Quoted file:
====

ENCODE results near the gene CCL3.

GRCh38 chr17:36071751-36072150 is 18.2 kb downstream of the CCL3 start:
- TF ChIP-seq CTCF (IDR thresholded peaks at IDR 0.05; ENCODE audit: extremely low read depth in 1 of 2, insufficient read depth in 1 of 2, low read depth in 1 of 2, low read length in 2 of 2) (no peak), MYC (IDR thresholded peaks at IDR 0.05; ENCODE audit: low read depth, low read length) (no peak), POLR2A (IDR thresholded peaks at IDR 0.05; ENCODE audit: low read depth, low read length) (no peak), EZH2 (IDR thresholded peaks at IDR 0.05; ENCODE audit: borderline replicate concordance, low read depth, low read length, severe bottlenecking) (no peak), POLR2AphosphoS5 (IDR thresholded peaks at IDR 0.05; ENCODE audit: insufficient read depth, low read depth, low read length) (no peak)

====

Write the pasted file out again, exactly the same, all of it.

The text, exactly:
ENCODE results near the gene CCL3.

GRCh38 chr17:36071751-36072150 is 18.2 kb downstream of the CCL3 start:
- TF ChIP-seq CTCF (IDR thresholded peaks at IDR 0.05; ENCODE audit: extremely low read depth in 1 of 2, insufficient read depth in 1 of 2, low read depth in 1 of 2, low read length in 2 of 2) (no peak), MYC (IDR thresholded peaks at IDR 0.05; ENCODE audit: low read depth, low read length) (no peak), POLR2A (IDR thresholded peaks at IDR 0.05; ENCODE audit: low read depth, low read length) (no peak), EZH2 (IDR thresholded peaks at IDR 0.05; ENCODE audit: borderline replicate concordance, low read depth, low read length, severe bottlenecking) (no peak), POLR2AphosphoS5 (IDR thresholded peaks at IDR 0.05; ENCODE audit: insufficient read depth, low read depth, low read length) (no peak)